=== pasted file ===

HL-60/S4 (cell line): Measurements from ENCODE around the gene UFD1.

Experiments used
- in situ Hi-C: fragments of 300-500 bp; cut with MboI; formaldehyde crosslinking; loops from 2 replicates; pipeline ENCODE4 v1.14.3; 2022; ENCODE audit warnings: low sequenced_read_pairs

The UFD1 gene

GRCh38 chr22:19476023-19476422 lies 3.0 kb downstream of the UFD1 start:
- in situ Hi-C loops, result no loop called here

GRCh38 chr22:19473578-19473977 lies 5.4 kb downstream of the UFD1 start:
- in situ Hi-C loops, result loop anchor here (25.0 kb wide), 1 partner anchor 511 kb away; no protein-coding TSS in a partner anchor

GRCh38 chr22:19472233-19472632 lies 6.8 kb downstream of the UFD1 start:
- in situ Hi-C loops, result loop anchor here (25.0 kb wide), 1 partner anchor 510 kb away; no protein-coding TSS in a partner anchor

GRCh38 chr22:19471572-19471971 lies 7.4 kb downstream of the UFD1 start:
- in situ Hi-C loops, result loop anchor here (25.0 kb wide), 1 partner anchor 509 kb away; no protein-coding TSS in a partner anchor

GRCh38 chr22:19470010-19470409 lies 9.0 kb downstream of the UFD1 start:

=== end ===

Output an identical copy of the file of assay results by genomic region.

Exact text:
HL-60/S4 (cell line): Measurements from ENCODE around the gene UFD1.

Experiments used
- in situ Hi-C: fragments of 300-500 bp; cut with MboI; formaldehyde crosslinking; loops from 2 replicates; pipeline ENCODE4 v1.14.3; 2022; ENCODE audit warnings: low sequenced_read_pairs

The UFD1 gene

GRCh38 chr22:19476023-19476422 lies 3.0 kb downstream of the UFD1 start:
- in situ Hi-C loops, result no loop called here

GRCh38 chr22:19473578-19473977 lies 5.4 kb downstream of the UFD1 start:
- in situ Hi-C loops, result loop anchor here (25.0 kb wide), 1 partner anchor 511 kb away; no protein-coding TSS in a partner anchor

GRCh38 chr22:19472233-19472632 lies 6.8 kb downstream of the UFD1 start:
- in situ Hi-C loops, result loop anchor here (25.0 kb wide), 1 partner anchor 510 kb away; no protein-coding TSS in a partner anchor

GRCh38 chr22:19471572-19471971 lies 7.4 kb downstream of the UFD1 start:
- in situ Hi-C loops, result loop anchor here (25.0 kb wide), 1 partner anchor 509 kb away; no protein-coding TSS in a partner anchor

GRCh38 chr22:19470010-19470409 lies 9.0 kb downstream of the UFD1 start: